Friday, April 20, 2018

Give Authors A Shot At Congress!

With Paul Ryan announcing he is not running for re-election and that he’ll step down from being Speaker of the House, a wave of change is in the air on Capitol Hill and across the nation.  There’s a real possibility The Republicans will lose one or both chambers of Congress.  What if we had more authors run for Congress?

There are authors in Congress today.  Many of them wrote books as a tool to market themselves for an election, part memoir and part political policy.  But what if we had all kinds of people, who are primarily authors, seek to serve in our legislative branch?

We couldn’t do worse than with what we have now, a Congress filled with rich, selfish, and in some cases, unqualified, individuals, who care about an agenda that serves only the few at the expense of all.  Authors, however, would be great to have in Congress.

They are good communicators, researchers, and thinkers.  They can analyze, empathize, and balance two opposing sides.  They can craft a narrative that leads us to happier endings.  If they can’t enact change, they can at least change the way we view things.

What types of authors would serve us best?

The self-published author is a risk-taking, do-it-yourself entrepreneur with a vision.  We need a few of them.

The best-selling author knows how to take a good idea and sell it, building a loyal following.  We need a few of them as well.

The academic writer from a university press knows how to dive into an important issue and seek out credible sources to draw important conclusions to act upon.  We, too, need a few of them to serve us.

The children’s book author approaches big issues in a simple but loving way, using colorful images and good ethics to help us see certain truths and encourage us to take action.  Like Noah’s Ark, we need a few of these too.

The thriller writer warns us of societal dangers, of the problem with powerful entities or individuals who are out of control. They entertain us while seeking to restore normalcy to our lives.  A few of them should run for office as well.

We’ll need business authors, civics authors, poets, and motivational authors as well.  Heck, every author brings some kind of expertise and unique voice to the table.  They are intelligent, caring, and feeling individuals.  How great would Congress be if it was filled entirely with authors?

Then again, many authors have shortcomings.  They can prescribe what should be done but don’t always lift a finger to get it done.  They are great with words, short on deeds.  They have great imaginations, but can they deal with reality?  They are idealistic, but can’t they be practical?  They write a great deal but do they spend time actually living, doing, and experiencing?

Many authors are individualistic and not team players.  They are loners.  They write well but may shun public appearances or speaking before large crowds.  They have a moral compass – can they adjust to being deal-makers with scoundrels?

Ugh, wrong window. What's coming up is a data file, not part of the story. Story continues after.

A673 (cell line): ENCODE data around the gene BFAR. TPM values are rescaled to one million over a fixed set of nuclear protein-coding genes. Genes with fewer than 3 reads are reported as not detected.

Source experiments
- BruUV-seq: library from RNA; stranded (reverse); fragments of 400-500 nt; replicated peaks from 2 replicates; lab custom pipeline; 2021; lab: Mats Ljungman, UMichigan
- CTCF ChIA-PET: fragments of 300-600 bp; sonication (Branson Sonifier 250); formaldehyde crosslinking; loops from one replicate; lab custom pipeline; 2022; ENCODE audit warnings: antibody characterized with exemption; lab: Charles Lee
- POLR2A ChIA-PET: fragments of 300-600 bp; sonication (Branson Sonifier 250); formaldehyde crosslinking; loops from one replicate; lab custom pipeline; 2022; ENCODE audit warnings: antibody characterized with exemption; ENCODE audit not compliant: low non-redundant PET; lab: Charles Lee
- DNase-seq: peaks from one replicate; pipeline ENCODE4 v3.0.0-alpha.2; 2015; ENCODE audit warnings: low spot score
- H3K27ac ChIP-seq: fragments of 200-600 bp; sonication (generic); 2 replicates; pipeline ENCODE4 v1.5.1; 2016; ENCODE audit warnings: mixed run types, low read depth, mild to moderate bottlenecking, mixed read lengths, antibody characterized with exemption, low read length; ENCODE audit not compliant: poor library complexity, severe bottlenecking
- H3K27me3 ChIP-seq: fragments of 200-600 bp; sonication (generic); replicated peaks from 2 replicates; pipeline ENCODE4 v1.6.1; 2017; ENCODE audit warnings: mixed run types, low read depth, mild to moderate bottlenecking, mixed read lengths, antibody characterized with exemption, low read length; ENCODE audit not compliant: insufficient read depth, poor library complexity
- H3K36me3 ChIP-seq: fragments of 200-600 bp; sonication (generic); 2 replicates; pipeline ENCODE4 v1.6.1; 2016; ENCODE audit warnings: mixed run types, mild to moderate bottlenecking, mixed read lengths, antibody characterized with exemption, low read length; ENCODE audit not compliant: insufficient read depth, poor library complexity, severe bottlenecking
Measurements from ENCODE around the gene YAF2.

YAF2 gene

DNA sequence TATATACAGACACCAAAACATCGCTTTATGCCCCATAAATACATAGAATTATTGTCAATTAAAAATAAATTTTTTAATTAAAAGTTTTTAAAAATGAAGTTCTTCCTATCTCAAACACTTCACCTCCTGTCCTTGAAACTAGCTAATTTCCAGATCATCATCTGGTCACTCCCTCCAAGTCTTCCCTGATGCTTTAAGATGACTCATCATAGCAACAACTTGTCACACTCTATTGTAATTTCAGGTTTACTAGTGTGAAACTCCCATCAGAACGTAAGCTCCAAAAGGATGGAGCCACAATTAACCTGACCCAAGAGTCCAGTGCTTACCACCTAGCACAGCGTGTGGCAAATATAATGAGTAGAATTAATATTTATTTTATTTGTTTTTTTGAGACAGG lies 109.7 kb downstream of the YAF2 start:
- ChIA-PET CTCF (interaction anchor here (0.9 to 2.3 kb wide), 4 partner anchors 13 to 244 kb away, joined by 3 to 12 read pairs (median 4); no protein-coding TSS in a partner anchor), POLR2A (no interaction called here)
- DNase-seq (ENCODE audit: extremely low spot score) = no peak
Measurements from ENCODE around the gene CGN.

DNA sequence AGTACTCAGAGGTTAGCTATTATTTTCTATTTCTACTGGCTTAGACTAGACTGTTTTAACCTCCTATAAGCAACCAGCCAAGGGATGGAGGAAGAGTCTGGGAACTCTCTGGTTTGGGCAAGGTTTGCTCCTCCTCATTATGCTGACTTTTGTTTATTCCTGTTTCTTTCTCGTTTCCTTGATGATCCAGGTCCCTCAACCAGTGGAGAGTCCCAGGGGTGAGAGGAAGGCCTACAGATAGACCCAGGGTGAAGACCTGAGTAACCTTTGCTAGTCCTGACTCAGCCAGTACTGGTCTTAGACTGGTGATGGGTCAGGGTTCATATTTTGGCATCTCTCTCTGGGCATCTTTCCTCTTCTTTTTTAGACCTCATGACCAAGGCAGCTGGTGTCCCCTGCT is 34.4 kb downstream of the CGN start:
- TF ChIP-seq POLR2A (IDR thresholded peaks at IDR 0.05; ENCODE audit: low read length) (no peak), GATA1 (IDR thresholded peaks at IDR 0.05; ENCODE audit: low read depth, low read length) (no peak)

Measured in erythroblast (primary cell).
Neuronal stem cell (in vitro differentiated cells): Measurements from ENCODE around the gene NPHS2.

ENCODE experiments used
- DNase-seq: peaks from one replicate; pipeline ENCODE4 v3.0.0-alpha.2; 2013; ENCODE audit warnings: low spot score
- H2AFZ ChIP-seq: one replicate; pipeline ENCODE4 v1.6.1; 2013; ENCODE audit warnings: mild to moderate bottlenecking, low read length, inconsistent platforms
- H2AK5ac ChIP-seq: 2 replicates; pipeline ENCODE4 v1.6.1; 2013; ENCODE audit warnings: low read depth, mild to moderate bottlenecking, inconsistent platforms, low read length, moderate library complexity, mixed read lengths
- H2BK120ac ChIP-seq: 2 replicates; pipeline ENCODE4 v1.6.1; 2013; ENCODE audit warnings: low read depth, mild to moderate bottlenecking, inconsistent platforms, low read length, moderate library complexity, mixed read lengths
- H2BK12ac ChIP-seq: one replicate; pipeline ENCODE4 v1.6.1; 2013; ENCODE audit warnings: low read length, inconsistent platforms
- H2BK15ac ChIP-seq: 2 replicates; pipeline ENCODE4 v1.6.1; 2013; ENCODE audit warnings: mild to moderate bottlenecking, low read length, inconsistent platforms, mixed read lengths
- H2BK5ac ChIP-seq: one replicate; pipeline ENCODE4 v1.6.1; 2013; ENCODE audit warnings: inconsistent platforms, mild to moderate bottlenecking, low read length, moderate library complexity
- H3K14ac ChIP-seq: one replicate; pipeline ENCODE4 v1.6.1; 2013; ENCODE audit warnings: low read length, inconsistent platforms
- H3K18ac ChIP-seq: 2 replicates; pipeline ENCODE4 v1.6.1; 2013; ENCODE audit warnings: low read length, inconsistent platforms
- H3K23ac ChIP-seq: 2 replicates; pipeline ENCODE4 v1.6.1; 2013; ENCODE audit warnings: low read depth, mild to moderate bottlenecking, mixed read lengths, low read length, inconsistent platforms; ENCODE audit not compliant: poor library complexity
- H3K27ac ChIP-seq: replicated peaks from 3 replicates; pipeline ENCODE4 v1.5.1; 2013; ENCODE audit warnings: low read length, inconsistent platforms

Maybe what we need is more authors on the staffs of those in Congress.  Writers write, politicians legislate.  They may be two different animals for which no reconciliation can exist.

But if an author ran for office, he or she would have my vote.  It beats the losers vying for office these days.   Our president was a reality television star (and author) and others have served Congress with credentials of actor, athlete, and businessman and no prior political experience at all. If we are taking in political novices and naïve candidates, we might as well try authors.  Perhaps we should get some erotica authors in office. They know all about fucking others over.  Literally.

“The art of reading is to skip judiciously.  Whole libraries may be skipped these days, when we have the results of them in our modern culture without going over the ground again.  And even of the books we decide to read, there are almost always large portions which do not concern us, and which we are sure to forget the day after we have read them.  The art is to skip all that does not concern us, while missing nothing that we really need.  No external guidance can teach us this; for nobody but ourselves can guess what the needs of our intellect may be.”
--P.G. Hamerton, The Intellectual Life (1882)

“I have decided that there is no excuse for poetry.  Poetry gives no adequate return in money, is expensive to print by reason of the waste of space occasioned by its form, and nearly always promulgates illusory concepts of life.  But a better case for the banning of all poetry is the simple fact that most of it is bad.  Nobody is going to manufacturer a thousand tons of jam in the expectation that five tons may be eatable.”
--Myles na Gopaleen, The Best of Myles (1968)

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Brian Feinblum’s insightful views, provocative opinions, and interesting ideas expressed in this terrific blog are his alone and not that of his employer or anyone else. You can – and should -- follow him on Twitter @theprexpert and email him at He feels much more important when discussed in the third-person. This is copyrighted by BookMarketingBuzzBlog © 2018. Born and raised in Brooklyn, he now resides in Westchester. His writings are often featured in The Writer and IBPA’s Independent.  This was named one of the best book marketing blogs by Book Baby and recognized by Feedspot in 2018 as one of the top book marketing blogs. Also named by as a "best resource.”

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